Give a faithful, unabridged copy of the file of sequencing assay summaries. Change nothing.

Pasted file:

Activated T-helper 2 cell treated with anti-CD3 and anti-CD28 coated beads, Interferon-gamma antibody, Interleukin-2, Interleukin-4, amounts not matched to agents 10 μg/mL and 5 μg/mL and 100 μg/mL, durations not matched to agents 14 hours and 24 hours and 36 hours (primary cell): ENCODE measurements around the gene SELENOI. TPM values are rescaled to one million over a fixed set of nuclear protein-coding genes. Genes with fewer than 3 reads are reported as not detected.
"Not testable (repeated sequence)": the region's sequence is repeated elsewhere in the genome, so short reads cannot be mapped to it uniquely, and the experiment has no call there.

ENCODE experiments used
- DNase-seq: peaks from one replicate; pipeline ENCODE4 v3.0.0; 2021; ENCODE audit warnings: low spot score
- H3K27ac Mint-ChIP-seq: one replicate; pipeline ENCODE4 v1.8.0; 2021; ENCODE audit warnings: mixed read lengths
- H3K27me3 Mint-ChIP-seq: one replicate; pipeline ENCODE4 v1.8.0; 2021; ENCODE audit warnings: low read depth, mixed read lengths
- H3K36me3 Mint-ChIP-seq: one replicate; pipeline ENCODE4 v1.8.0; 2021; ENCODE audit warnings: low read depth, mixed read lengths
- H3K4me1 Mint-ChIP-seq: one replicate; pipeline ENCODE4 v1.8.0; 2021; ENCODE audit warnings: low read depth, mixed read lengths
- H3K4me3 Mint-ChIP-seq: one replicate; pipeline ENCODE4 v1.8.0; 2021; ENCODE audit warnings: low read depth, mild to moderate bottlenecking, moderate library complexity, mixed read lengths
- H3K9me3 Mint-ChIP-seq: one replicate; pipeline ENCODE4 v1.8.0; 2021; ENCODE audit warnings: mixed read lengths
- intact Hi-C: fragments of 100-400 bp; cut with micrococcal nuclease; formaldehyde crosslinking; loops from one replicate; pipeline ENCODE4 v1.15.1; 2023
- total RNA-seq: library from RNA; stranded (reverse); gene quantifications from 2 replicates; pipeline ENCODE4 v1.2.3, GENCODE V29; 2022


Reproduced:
Activated T-helper 2 cell treated with anti-CD3 and anti-CD28 coated beads, Interferon-gamma antibody, Interleukin-2, Interleukin-4, amounts not matched to agents 10 μg/mL and 5 μg/mL and 100 μg/mL, durations not matched to agents 14 hours and 24 hours and 36 hours (primary cell): ENCODE measurements around the gene SELENOI. TPM values are rescaled to one million over a fixed set of nuclear protein-coding genes. Genes with fewer than 3 reads are reported as not detected.
"Not testable (repeated sequence)": the region's sequence is repeated elsewhere in the genome, so short reads cannot be mapped to it uniquely, and the experiment has no call there.

ENCODE experiments used
- DNase-seq: peaks from one replicate; pipeline ENCODE4 v3.0.0; 2021; ENCODE audit warnings: low spot score
- H3K27ac Mint-ChIP-seq: one replicate; pipeline ENCODE4 v1.8.0; 2021; ENCODE audit warnings: mixed read lengths
- H3K27me3 Mint-ChIP-seq: one replicate; pipeline ENCODE4 v1.8.0; 2021; ENCODE audit warnings: low read depth, mixed read lengths
- H3K36me3 Mint-ChIP-seq: one replicate; pipeline ENCODE4 v1.8.0; 2021; ENCODE audit warnings: low read depth, mixed read lengths
- H3K4me1 Mint-ChIP-seq: one replicate; pipeline ENCODE4 v1.8.0; 2021; ENCODE audit warnings: low read depth, mixed read lengths
- H3K4me3 Mint-ChIP-seq: one replicate; pipeline ENCODE4 v1.8.0; 2021; ENCODE audit warnings: low read depth, mild to moderate bottlenecking, moderate library complexity, mixed read lengths
- H3K9me3 Mint-ChIP-seq: one replicate; pipeline ENCODE4 v1.8.0; 2021; ENCODE audit warnings: mixed read lengths
- intact Hi-C: fragments of 100-400 bp; cut with micrococcal nuclease; formaldehyde crosslinking; loops from one replicate; pipeline ENCODE4 v1.15.1; 2023
- total RNA-seq: library from RNA; stranded (reverse); gene quantifications from 2 replicates; pipeline ENCODE4 v1.2.3, GENCODE V29; 2022